hmv.com talks to... - March 20, 2015

“This feels like a really pivotal album for us” – hmv.com talks to The Cribs
by Tom
Tom
by Tom hmv London, Bio hmv.com Editor. Peanut butter, punk rock and pillows.

“This feels like a really pivotal album for us” – hmv.com talks to The Cribs

Wakefield trio The Cribs are a principled band. Co-fronted by twin brothers Gary and Ryan Jarman, along with their younger brother Ross on drums, they’ve never been a band to try and court trends, polish up their tracks or chase stardom. All of this is why their latest record For All My Sisters is such an interesting left-turn…

Recorded with Ric Ocasek (frontman in seminal pop rockers The Cars), this album is the band’s first for major label Sony and it’s a searing blast of righteous alt-rock, but with a glistening pop tinge to every moment.

We sat down with Gary Jarman to talk about life on a major label, the band’s plans for their second decade and how they manage to cope with living 2,500 miles apart from each other…

 

For All My Sisters is out on Monday (March 23rd), how long have you had the record finished for?

“We finished it in November, so it got tinkered with over Christmas and then we handed it in around January. It’s still pretty fresh for me though, all the songs were written in and festival season in 2013 and then into 2014 so we’ve not been sat on them for ages.”

 

How long did the album take to make?

“It was quick. Really quick. We did three weeks, doing six days a week, we’d recorded the demos ourselves, either in our basements or a garage and then we went in and got the album done as quickly as we could.”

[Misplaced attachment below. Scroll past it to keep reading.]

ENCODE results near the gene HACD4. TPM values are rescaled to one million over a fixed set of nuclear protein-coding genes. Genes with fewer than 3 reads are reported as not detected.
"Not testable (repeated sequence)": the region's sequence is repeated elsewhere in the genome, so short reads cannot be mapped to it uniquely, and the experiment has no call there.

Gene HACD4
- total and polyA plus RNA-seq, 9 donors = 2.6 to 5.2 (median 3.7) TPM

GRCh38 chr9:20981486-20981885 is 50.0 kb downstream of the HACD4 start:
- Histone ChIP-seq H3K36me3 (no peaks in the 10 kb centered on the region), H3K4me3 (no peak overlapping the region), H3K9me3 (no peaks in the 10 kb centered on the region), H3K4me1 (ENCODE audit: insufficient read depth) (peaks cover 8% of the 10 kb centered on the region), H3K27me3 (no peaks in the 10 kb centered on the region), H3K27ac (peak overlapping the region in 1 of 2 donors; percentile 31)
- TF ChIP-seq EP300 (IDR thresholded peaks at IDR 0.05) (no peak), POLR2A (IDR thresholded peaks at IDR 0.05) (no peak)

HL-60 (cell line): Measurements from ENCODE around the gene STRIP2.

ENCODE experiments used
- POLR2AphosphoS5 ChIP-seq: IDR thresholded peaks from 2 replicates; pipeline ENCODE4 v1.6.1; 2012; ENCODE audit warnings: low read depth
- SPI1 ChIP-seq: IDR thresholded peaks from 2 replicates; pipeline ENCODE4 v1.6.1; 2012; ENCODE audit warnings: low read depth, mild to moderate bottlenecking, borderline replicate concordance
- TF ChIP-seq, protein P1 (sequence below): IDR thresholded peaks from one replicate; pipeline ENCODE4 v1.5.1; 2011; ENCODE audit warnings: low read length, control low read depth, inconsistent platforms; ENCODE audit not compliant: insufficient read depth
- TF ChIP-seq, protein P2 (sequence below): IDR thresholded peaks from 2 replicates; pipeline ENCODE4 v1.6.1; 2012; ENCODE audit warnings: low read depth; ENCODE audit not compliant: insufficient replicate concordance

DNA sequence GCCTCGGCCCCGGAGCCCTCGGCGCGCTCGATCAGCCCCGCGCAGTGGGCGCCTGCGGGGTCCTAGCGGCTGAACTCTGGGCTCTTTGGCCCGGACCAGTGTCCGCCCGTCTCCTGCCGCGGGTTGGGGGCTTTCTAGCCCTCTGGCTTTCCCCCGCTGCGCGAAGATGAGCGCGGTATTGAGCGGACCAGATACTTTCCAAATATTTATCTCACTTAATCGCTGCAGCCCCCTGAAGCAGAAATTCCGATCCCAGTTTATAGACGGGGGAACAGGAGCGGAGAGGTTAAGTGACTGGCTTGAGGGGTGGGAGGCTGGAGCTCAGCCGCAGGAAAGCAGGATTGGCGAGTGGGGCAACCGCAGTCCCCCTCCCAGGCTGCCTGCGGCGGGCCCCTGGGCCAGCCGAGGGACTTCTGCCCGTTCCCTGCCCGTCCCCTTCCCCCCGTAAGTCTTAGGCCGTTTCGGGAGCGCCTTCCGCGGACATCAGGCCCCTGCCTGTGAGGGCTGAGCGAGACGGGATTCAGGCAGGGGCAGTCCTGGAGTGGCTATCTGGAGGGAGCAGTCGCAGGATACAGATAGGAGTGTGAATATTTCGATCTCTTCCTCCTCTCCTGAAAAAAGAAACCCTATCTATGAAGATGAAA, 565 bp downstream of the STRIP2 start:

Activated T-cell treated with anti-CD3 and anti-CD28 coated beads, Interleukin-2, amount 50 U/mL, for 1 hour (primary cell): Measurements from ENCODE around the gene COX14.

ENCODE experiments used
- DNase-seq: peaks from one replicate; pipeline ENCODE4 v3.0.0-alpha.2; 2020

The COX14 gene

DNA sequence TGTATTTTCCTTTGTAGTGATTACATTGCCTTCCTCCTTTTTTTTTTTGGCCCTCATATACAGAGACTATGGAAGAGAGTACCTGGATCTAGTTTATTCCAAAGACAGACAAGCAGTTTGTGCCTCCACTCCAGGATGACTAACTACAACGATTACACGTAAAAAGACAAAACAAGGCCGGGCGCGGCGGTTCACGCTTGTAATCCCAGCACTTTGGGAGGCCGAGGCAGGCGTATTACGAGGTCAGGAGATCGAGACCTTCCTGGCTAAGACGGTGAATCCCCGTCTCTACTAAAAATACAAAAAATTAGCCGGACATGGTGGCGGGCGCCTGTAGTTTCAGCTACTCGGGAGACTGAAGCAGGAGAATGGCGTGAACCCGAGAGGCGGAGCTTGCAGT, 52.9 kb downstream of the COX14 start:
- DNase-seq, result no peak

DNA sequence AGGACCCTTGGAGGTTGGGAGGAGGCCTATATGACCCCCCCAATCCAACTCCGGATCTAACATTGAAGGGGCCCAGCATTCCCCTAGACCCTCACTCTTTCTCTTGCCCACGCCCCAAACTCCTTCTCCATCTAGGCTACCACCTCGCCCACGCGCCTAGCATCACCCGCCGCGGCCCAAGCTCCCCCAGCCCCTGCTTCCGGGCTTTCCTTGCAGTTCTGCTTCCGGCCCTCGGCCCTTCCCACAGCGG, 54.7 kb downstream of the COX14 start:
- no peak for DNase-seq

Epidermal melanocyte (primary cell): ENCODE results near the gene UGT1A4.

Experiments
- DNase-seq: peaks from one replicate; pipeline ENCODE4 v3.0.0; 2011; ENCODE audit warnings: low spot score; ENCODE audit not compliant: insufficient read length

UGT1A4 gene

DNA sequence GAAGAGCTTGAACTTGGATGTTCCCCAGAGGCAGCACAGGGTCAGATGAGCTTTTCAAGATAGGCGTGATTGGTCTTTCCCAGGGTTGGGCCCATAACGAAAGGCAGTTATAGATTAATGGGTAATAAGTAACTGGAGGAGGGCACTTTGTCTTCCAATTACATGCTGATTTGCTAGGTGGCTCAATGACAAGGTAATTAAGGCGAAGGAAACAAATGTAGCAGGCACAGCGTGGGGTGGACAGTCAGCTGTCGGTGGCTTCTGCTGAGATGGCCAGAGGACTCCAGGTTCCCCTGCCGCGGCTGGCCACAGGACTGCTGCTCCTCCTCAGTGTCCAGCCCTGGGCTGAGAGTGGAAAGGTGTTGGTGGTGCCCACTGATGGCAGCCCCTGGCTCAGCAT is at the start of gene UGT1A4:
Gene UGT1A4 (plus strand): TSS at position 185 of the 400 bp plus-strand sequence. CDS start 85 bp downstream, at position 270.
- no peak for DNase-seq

You worked with Rick Ocasek, who is a producer who doesn’t work with many bands, you must have been psyched to get him?

“Definitely. He’s not a producer by trade, it’s not his main job, he’s a songwriter and musician, so he doesn’t do much production, it’s quite hard to nail him down and we’ve wanted to work with him for a long time. All of our ideas of what it would be like working with him came true, he didn’t want to change the songs too much, we had a similar sensibility, he’s had some big pop hits, but he comes from this weird, leftfield tradition. He was just a great guy.”

 

You’ve never worked with the same producer twice, why is that?

“I see it as an opportunity wasted otherwise. We produce a lot of stuff ourselves, we produce all our B-Sides, Ryan has produced for This Many Boyfriends and Comic Gain, I’ve worked with Stephen Malkmus and a few other bands, so we know how to record and we could do it ourselves. But I like the opportunity to bring someone else in.”

 

Why’s that?

“When you’re brothers, you spend so much time together and you’ve got such similar reference points. That’s great for writing, but it also means that when you bring in someone else to work with you it’s a lot more interesting. We’ve always worked with different people on each album, I don’t want to work with the same people every time. I hate the idea of going in with a safe pair of hands, I want to take a chance with every album we do.”

 

You released a ‘Greatest Hits’ album in between this record and In The Belly Of The Brazen Bull, does it feel like you’ve cleared the decks now and are starting again?

“There are a few things that make it feel like that actually. It’s the start of our second decade as a band, we’ve got a new label, so in a lot of ways it feels like the start of something new. It’s obviously a continuation of what we were doing before, but this feels like a really pivotal album for us.”

 

 

This is your first album not on Wichita, how did that come about?

“Last year was really weird, I knew we were going to leave Wichita, but I wasn’t sure what we’d do next. They’ve been great, they’ve been with us from the start and from an idealism point of view, I liked the idea of staying on the same label for our whole career.”